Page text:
Actually we don't know what they chanted, but MIRS News reported that that tourism-related business officials did demonstrate in front of the Capitol yesterday, protesting a proposed cut to the state's "Pure Michigan" advertising campaign.

Here's a concept for them: If ad campaigns like Pure Michigan are really such a success, why don't the hotels that benefit from this taxpayer largesse pay for it themselves? That the tourist industry's members refuse to do so speaks volumes about the program's real value.

In the industry's 2007-2011 strategic planning report, titled "Michigan Tourism Strategic Plan," the authors write:

There is absolutely no industry support for a broad-based industry self-assessment approach to generate sufficient monies to fund Travel Michigan. Last year, TICOM created a special task force to explore such an approach. Without exception, representatives from a variety of tourism industry segments indicated their members and/or Boards would strongly oppose such an approach.

In other words, there is no support from the beneficiaries of this spending to pay for it with their own money. Their "revealed preference" suggests that they know it's not worth the cost. If that's true for the beneficiaries, then it's also true for taxpayers footing the bill.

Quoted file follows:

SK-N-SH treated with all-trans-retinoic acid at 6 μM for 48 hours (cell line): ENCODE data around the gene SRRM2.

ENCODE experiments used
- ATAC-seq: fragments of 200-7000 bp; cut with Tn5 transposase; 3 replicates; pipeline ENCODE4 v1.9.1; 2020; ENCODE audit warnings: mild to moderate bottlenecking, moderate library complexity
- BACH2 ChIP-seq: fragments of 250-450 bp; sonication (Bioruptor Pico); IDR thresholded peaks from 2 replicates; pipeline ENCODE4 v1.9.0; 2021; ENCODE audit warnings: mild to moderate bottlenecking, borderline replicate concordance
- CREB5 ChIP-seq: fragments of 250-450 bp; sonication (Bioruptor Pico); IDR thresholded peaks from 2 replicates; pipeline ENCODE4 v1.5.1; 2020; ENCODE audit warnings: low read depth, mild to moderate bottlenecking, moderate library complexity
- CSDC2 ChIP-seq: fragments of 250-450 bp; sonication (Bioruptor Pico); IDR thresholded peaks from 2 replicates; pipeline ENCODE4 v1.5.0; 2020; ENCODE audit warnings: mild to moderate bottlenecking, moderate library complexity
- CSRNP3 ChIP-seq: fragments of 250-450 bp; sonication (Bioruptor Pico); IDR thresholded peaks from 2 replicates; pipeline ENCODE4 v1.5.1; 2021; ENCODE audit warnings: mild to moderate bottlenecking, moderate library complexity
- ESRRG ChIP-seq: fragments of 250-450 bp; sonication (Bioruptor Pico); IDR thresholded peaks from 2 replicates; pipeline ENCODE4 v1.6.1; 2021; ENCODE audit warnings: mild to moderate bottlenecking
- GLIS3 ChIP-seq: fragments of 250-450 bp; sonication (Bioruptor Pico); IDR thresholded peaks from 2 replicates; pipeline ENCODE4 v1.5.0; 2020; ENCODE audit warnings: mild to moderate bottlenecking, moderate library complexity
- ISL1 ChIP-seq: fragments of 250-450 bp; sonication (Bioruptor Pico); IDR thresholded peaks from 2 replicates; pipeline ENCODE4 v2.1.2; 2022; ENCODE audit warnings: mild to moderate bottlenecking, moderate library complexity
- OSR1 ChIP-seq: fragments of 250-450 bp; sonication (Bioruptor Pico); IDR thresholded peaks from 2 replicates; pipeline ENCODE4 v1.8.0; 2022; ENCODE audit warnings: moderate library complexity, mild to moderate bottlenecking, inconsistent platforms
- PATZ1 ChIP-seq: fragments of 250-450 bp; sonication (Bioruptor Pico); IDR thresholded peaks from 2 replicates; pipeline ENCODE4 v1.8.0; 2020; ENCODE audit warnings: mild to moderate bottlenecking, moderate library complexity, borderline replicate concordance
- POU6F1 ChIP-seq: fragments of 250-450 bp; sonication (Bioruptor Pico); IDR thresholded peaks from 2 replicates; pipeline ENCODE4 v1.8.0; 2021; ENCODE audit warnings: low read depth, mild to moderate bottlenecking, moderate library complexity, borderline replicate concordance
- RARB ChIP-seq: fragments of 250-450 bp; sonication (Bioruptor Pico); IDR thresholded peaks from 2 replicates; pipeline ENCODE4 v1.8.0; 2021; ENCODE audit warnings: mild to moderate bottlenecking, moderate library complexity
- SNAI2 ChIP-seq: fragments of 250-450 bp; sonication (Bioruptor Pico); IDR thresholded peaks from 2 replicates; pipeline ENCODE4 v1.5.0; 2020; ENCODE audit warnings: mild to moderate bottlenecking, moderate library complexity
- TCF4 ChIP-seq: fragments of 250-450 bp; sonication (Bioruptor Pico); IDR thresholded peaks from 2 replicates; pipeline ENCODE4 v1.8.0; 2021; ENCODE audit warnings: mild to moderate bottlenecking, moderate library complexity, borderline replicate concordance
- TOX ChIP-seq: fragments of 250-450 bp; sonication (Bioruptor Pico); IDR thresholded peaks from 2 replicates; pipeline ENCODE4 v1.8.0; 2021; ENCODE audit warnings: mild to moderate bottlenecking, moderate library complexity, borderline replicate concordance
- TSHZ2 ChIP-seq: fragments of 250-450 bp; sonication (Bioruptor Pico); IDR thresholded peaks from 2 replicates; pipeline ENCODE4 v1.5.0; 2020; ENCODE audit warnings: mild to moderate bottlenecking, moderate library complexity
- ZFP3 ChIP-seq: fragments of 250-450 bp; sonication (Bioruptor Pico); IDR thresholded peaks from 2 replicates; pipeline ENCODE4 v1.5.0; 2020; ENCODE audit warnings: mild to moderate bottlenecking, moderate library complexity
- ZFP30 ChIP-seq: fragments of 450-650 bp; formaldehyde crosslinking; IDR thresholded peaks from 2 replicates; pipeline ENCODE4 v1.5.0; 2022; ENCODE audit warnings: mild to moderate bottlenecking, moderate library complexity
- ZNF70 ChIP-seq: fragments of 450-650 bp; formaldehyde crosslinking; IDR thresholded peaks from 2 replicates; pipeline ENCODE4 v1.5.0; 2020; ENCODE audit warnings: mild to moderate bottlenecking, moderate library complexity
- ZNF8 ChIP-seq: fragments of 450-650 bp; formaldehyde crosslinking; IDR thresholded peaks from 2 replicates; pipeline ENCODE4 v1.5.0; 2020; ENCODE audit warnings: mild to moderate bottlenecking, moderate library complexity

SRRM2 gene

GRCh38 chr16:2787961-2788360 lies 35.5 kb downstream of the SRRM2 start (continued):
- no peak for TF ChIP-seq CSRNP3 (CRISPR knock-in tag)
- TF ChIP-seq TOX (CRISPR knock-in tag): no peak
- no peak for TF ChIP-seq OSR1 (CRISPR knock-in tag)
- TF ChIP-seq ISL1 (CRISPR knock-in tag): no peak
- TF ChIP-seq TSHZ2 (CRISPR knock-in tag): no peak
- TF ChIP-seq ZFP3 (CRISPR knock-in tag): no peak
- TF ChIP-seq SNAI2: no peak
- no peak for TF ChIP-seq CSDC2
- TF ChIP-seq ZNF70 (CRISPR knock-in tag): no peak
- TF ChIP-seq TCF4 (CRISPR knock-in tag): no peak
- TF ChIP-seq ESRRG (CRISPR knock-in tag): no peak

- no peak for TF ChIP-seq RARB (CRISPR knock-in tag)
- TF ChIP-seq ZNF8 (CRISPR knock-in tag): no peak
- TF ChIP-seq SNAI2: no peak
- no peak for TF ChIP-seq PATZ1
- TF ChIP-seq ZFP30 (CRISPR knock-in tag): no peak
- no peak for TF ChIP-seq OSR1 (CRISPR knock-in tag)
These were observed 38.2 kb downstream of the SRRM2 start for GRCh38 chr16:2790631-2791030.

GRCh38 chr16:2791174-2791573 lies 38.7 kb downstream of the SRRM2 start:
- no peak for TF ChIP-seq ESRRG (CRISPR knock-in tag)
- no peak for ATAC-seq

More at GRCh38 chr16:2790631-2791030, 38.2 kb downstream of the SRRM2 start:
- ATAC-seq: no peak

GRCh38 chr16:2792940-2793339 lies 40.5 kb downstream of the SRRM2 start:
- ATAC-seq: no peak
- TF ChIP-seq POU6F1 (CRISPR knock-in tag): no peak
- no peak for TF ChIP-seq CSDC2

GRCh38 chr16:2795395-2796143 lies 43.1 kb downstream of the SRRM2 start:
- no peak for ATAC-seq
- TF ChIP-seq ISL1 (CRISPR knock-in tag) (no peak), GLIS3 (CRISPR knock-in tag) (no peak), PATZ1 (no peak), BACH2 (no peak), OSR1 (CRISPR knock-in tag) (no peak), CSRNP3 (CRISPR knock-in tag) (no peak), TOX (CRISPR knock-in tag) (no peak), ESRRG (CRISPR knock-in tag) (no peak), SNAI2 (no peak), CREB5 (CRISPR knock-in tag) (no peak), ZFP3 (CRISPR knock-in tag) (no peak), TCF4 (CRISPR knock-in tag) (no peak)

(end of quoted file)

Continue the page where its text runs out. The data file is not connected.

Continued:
Actually, that should be the future taxpayers footing the bill: This program is paid for at least in part with borrowed money. Last year, 37 senators and 86 House members voted to borrow $60 million against future tobacco lawsuit revenue to prop up this subsidy and related campaigns for another 18 months.

Incidentally, the annual debt service on this borrowing, plus $800 million previously borrowed against this revenue to pay for the "21st Jobs Fund," and for pure Washington-style borrow-and-spend in 2007, amounts to around half of the $160 million cut to the state's "Promise Grant" college scholarship program that's also on the table this week, which is also funded with tobacco lawsuit money.